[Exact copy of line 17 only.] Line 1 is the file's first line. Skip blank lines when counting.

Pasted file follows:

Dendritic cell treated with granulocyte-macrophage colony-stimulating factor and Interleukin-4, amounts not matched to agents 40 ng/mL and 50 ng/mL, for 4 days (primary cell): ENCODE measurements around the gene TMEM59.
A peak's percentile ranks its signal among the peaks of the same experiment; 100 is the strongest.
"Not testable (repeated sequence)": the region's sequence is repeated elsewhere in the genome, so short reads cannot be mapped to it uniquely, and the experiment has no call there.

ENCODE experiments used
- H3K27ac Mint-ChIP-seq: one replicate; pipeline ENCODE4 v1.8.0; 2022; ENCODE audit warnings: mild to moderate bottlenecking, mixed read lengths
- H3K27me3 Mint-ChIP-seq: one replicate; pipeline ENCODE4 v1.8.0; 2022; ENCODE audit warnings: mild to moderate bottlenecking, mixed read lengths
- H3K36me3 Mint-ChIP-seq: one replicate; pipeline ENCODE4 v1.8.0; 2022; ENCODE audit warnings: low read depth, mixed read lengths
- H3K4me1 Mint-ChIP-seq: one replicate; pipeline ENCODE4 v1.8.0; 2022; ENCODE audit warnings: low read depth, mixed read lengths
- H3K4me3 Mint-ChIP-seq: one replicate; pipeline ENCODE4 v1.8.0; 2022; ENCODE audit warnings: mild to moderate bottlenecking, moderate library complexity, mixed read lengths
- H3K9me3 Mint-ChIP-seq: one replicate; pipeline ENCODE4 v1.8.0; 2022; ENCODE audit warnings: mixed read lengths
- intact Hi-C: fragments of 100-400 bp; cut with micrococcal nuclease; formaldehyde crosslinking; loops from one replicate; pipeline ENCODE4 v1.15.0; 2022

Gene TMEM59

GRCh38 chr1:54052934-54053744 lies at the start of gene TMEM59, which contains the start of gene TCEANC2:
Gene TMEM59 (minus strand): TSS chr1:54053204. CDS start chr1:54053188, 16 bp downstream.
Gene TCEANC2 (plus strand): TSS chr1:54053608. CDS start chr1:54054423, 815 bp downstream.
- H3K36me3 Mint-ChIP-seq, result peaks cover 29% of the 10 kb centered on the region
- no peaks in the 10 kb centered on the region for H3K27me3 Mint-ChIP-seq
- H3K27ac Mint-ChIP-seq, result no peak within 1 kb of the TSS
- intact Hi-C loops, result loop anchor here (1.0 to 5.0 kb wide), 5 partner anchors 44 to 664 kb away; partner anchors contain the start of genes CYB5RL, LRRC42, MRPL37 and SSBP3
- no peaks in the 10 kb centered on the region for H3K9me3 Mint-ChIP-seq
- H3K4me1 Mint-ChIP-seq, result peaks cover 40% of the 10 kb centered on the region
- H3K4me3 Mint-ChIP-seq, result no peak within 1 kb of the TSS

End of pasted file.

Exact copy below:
- no peaks in the 10 kb centered on the region for H3K27me3 Mint-ChIP-seq